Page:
“Mommy, I’m scared!”
When he was young, my son would seek me out during every thunderstorm. He’d arrive at my side, a favorite blanket wrapped around his head, his body trembling in fear. It didn’t help that we lived in Florida where every summer afternoon the sky lit up and the windows shook so hard, you’d think they would break.
I prayed with him and taught him how the psalmist responded to his own fears by telling God how he felt, asking God to help him, and trusting in the character of God. In doing so, I began to teach him how to lament.
“In the day of my trouble I call upon you, for you answer me” (Psalm 86:7).
We were created as emotional beings; we all have feelings—our children included. While we rightly spend time teaching our children the truths of who God is and what he has done, we don’t often teach our children how to navigate their emotions. We might instruct them not to sin in their emotional responses but are less likely to help them learn what to do when they feel big things.
My children’s book series, Tell God How You Feel and God Hears Your Heart are discipleship tools for parents to use to help guide their children in learning what to do with the hard emotions of life. In these stories, brother and sister Josh and Mia face difficult emotions such as fear, sadness, anger, and failure, and learn to bring their emotions to God in prayer. They learn the art of lament.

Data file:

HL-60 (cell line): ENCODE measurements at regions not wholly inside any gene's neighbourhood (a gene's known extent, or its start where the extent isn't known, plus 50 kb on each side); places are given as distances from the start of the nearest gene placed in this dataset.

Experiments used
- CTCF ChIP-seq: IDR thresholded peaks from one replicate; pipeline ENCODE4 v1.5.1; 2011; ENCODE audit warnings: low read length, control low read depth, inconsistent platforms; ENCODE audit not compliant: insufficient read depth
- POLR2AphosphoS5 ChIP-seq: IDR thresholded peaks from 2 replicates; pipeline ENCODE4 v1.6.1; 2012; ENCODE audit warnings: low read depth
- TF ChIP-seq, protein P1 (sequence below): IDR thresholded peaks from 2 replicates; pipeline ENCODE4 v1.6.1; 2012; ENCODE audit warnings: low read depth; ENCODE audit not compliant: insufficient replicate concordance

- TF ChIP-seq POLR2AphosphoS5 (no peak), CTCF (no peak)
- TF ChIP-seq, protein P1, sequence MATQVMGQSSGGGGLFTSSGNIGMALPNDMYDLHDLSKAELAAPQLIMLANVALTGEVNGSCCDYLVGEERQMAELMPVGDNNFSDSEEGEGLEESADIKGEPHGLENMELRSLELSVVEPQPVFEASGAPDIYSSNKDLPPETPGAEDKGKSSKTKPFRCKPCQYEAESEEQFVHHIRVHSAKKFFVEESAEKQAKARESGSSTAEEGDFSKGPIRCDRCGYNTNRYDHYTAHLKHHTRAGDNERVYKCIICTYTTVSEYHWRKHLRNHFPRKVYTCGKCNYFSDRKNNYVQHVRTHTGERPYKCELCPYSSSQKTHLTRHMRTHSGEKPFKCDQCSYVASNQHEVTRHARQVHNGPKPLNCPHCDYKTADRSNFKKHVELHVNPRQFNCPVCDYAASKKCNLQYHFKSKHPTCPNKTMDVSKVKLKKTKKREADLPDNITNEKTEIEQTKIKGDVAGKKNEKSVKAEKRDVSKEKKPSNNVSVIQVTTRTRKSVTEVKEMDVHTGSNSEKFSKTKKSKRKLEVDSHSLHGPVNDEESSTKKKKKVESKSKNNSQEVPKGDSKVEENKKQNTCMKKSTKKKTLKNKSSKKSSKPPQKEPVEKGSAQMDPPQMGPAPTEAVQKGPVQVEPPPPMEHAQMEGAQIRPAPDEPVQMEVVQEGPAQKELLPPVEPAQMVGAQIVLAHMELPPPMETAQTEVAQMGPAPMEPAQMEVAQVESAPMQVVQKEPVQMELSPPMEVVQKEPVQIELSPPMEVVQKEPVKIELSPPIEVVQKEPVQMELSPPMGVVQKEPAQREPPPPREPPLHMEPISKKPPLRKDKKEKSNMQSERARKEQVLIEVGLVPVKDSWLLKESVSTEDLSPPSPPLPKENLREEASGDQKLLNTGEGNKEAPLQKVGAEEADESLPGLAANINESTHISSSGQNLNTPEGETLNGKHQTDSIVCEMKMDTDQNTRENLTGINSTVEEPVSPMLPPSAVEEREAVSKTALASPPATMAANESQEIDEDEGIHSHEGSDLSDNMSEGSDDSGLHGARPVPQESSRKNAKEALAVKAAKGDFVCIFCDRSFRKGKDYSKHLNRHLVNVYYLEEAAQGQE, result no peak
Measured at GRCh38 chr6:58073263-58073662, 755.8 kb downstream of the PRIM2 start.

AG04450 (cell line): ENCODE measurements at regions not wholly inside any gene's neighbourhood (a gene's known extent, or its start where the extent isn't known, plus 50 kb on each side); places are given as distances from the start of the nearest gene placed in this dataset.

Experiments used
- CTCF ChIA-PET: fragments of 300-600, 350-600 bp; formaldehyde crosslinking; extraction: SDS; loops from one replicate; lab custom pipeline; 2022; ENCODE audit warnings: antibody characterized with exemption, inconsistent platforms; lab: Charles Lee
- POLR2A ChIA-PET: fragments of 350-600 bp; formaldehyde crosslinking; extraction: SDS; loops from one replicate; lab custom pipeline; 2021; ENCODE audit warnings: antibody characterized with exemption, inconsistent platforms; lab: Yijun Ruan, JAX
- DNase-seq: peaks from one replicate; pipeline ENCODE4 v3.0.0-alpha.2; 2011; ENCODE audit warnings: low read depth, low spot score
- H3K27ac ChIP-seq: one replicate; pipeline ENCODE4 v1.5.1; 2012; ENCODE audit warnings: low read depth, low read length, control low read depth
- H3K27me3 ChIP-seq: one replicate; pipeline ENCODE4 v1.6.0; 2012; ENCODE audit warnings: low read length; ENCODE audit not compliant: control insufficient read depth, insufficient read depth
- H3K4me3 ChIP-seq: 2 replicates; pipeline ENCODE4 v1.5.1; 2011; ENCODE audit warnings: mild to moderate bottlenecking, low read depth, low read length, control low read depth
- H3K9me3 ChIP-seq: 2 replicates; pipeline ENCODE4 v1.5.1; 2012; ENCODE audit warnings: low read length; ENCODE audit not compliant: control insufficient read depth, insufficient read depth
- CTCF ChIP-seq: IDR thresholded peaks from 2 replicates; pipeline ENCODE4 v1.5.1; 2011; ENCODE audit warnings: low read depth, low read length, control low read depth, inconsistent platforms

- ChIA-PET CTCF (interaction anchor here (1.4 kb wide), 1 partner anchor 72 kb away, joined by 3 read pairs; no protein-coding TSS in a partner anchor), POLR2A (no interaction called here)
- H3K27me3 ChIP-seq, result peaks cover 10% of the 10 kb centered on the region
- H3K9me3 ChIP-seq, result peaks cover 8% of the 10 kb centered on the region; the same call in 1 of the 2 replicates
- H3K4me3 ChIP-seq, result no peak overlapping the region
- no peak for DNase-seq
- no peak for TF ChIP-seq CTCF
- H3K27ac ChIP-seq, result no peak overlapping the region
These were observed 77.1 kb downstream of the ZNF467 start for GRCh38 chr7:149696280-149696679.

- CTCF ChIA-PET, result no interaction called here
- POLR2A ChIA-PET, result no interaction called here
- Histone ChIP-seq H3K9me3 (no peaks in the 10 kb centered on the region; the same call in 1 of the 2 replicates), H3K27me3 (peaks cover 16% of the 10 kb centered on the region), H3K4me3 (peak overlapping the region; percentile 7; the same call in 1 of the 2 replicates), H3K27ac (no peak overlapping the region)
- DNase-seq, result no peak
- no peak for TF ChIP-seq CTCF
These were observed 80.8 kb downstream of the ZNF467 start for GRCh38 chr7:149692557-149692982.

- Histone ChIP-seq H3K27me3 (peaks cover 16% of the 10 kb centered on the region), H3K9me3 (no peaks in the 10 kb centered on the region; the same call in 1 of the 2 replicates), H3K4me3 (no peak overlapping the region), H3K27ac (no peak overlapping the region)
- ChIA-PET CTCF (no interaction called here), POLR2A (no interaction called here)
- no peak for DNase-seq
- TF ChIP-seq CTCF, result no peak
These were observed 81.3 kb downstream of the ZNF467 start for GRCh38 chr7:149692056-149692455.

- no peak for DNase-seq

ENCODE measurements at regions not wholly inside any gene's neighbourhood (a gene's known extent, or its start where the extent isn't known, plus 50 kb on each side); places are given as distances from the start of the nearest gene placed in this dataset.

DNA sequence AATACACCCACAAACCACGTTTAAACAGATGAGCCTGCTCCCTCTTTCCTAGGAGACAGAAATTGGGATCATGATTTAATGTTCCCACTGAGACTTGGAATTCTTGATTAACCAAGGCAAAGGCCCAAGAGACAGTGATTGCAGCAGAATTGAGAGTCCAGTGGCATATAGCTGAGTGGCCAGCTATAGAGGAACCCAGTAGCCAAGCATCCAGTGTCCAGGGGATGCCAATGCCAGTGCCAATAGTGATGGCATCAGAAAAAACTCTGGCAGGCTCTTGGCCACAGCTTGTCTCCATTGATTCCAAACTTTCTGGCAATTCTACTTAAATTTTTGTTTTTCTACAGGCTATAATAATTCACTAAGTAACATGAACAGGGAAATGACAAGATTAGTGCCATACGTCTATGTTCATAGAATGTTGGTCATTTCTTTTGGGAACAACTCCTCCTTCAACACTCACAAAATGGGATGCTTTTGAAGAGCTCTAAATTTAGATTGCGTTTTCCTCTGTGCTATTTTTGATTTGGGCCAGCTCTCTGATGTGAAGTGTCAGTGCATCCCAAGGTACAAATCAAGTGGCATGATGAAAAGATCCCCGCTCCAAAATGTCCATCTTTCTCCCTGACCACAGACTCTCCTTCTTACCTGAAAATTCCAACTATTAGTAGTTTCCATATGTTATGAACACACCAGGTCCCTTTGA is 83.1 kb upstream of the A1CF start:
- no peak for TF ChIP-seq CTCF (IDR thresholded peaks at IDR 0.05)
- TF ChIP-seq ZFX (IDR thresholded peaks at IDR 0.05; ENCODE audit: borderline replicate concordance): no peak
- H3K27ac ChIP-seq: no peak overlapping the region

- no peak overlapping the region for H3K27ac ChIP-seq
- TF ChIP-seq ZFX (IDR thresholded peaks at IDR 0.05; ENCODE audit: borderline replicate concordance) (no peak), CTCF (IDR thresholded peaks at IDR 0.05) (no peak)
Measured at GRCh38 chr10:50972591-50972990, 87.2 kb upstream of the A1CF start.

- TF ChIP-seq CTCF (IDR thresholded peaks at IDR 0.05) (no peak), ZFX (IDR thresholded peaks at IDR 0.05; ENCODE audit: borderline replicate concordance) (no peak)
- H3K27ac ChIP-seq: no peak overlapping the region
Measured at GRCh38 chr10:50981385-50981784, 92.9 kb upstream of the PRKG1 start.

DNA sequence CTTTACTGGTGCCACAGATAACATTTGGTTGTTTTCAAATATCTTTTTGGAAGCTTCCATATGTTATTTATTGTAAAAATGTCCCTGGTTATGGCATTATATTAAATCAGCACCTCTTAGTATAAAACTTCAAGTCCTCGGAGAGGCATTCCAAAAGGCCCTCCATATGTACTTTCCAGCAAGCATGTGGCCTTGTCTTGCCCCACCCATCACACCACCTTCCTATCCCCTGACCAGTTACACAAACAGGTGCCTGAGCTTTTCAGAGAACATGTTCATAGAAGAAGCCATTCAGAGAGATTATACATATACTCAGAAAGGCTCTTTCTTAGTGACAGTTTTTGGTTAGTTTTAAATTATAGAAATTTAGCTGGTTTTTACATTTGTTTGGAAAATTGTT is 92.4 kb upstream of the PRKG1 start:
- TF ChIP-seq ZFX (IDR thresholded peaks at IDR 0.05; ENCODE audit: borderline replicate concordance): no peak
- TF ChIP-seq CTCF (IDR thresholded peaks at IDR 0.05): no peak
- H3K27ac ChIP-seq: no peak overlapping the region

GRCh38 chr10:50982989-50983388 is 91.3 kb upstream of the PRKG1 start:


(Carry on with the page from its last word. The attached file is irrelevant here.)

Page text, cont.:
In reading these stories to their children, parents are encouraged to have conversations with their children about their feelings and teach them the habit of crying out to God in prayer. Each story in the books covers a particular emotion and the end of each story includes questions for parents to discuss with their children.
Children learn at an early age how to respond to the hard emotions of life. For some, they might learn to distract themselves from those emotions. Others might develop habits of comforting themselves with a temporary pleasure. Still others might push those emotions down, only to have them erupt later. By teaching our children the way of lament—of bringing emotions to the Lord in prayer and seeking his help—our children are equipped to respond to their big feelings in a God honoring way. They learn to see God as their rock, their refuge, and their deliverer in all their troubles. They learn that God is a Father who hears their cries, collect their tears in a bottle, and is their only source of help and salvation.
“In my distress I called upon the LORD; to my God I cried for help. From his temple he heard my voice, and my cry to him reached his ears” (Psalm 18:6).